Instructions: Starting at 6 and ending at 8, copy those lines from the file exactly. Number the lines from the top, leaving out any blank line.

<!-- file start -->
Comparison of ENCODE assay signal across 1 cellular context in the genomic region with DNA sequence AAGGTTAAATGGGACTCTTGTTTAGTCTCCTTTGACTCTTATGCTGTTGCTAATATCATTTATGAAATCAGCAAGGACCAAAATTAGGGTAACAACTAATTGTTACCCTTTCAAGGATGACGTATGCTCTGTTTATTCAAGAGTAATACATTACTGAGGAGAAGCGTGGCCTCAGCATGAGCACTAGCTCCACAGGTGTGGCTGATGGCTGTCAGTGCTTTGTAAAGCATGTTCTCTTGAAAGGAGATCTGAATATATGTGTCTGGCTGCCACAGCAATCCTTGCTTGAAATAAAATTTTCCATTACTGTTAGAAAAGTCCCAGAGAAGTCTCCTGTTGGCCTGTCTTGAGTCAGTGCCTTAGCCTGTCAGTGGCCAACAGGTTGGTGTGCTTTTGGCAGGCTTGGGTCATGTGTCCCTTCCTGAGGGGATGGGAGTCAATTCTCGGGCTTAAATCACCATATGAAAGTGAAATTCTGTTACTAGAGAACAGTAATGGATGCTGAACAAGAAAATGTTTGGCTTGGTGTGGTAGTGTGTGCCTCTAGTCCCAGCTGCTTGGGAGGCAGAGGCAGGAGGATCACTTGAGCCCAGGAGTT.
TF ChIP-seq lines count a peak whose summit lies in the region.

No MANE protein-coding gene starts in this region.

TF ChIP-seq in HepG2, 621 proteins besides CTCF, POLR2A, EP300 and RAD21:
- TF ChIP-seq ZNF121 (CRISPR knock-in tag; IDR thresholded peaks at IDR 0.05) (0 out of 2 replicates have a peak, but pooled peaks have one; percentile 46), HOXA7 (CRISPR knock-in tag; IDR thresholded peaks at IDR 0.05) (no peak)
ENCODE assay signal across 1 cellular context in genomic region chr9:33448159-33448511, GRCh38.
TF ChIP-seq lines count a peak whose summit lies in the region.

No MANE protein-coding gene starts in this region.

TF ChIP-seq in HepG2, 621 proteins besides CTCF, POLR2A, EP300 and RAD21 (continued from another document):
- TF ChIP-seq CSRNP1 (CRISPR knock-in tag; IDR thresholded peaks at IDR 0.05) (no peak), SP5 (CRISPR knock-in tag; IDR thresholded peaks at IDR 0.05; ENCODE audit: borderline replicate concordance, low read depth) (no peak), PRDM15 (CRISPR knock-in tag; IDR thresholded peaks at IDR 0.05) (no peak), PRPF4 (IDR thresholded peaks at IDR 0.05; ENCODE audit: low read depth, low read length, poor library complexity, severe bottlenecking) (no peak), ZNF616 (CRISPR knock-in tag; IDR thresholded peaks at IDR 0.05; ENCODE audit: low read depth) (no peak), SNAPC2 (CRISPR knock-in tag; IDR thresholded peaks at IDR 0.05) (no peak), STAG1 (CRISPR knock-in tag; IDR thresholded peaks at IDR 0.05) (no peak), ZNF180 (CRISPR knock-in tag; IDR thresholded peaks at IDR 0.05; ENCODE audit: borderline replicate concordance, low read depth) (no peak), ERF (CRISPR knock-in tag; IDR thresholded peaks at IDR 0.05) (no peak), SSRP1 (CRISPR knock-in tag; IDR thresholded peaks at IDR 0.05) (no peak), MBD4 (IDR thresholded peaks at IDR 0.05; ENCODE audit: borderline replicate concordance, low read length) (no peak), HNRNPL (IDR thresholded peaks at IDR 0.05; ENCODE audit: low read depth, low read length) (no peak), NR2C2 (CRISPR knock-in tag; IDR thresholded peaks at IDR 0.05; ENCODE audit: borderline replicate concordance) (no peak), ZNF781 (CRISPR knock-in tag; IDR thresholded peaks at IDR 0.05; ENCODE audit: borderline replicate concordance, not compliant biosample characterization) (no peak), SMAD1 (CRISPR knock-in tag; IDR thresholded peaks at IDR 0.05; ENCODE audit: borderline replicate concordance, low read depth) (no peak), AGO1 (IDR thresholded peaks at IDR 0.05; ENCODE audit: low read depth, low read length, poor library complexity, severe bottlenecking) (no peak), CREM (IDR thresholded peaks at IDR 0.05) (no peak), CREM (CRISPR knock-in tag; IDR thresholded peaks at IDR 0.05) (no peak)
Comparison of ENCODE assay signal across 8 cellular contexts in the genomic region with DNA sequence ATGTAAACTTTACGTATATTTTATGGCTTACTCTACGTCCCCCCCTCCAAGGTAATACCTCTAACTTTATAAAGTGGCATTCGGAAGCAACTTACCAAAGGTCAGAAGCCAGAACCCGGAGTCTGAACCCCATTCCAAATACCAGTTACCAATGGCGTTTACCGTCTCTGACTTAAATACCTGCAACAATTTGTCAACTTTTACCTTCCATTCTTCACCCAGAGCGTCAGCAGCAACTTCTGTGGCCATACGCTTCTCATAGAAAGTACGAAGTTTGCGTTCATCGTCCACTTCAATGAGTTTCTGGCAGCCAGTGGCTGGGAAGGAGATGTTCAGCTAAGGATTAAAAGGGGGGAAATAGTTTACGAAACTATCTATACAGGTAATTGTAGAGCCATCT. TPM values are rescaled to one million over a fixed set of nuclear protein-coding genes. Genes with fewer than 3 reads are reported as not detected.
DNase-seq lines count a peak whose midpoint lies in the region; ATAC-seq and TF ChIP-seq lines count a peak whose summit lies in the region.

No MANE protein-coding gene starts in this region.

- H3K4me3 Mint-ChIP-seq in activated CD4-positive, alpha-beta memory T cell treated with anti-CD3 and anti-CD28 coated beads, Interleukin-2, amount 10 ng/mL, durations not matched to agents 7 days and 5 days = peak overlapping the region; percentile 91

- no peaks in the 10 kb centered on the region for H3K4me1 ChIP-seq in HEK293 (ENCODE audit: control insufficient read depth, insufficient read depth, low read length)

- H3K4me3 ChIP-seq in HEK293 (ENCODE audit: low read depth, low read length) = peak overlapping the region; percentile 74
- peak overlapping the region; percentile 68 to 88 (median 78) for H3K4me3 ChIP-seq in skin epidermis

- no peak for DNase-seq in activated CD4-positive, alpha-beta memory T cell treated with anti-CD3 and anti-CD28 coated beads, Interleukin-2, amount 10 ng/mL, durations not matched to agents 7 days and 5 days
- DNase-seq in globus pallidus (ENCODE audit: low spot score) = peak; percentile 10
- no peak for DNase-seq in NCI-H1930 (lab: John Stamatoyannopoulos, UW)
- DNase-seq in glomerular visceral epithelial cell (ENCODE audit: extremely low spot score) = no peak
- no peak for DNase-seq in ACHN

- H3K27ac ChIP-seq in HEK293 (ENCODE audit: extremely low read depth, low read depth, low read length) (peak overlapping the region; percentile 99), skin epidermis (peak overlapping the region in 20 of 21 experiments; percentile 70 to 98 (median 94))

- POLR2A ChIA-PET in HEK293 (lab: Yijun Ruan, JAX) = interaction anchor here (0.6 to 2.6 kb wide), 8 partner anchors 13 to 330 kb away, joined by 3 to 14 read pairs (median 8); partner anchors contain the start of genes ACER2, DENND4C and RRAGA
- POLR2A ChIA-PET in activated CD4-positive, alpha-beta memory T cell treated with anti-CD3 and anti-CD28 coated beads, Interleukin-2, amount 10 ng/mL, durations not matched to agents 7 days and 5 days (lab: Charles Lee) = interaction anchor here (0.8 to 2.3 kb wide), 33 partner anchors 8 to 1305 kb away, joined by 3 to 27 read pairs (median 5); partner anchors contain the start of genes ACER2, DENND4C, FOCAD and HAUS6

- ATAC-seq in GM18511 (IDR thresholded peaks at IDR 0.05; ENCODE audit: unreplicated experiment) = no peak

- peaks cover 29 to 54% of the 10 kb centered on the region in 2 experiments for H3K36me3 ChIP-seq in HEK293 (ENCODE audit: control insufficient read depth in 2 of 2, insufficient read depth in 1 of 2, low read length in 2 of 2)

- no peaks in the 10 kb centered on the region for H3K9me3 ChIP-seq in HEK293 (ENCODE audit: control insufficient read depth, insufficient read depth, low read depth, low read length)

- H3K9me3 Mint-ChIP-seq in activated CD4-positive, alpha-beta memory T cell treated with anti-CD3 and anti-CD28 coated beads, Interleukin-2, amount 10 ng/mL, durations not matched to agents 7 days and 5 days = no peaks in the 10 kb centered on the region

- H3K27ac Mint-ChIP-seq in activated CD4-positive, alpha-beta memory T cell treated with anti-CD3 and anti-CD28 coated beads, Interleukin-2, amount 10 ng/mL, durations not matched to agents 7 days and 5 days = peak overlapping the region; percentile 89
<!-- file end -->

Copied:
ENCODE assay signal across 1 cellular context in genomic region chr9:33448159-33448511, GRCh38.
TF ChIP-seq lines count a peak whose summit lies in the region.

No MANE protein-coding gene starts in this region.